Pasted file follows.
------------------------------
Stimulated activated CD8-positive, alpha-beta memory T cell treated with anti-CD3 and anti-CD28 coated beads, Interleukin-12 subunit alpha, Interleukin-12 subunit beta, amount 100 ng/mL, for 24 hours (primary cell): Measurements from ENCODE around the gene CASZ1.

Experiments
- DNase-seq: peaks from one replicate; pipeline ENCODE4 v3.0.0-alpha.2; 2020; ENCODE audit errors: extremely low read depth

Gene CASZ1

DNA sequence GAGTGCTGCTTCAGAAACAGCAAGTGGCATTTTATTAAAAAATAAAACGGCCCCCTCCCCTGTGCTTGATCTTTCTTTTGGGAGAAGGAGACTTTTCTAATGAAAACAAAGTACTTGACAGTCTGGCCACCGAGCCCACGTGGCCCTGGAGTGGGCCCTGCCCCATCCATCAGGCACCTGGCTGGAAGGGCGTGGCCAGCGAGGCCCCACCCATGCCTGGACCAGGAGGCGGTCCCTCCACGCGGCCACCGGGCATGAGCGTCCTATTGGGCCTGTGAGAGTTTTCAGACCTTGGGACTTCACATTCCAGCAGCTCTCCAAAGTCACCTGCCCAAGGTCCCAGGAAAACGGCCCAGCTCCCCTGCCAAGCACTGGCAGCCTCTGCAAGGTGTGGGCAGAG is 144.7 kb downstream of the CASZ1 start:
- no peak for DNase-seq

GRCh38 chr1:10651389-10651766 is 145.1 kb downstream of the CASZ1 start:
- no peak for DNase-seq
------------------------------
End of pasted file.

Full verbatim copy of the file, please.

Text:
Stimulated activated CD8-positive, alpha-beta memory T cell treated with anti-CD3 and anti-CD28 coated beads, Interleukin-12 subunit alpha, Interleukin-12 subunit beta, amount 100 ng/mL, for 24 hours (primary cell): Measurements from ENCODE around the gene CASZ1.

Experiments
- DNase-seq: peaks from one replicate; pipeline ENCODE4 v3.0.0-alpha.2; 2020; ENCODE audit errors: extremely low read depth

Gene CASZ1

DNA sequence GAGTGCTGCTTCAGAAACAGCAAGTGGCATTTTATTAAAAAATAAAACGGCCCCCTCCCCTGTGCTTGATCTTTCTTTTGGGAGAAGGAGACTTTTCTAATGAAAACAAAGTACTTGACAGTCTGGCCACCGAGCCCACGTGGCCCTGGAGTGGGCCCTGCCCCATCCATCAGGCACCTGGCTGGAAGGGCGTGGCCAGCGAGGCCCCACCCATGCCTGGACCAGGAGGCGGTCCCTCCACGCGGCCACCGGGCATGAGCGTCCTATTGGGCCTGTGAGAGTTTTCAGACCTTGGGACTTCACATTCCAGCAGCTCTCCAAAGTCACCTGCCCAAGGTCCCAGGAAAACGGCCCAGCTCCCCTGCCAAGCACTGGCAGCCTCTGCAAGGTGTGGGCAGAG is 144.7 kb downstream of the CASZ1 start:
- no peak for DNase-seq

GRCh38 chr1:10651389-10651766 is 145.1 kb downstream of the CASZ1 start:
- no peak for DNase-seq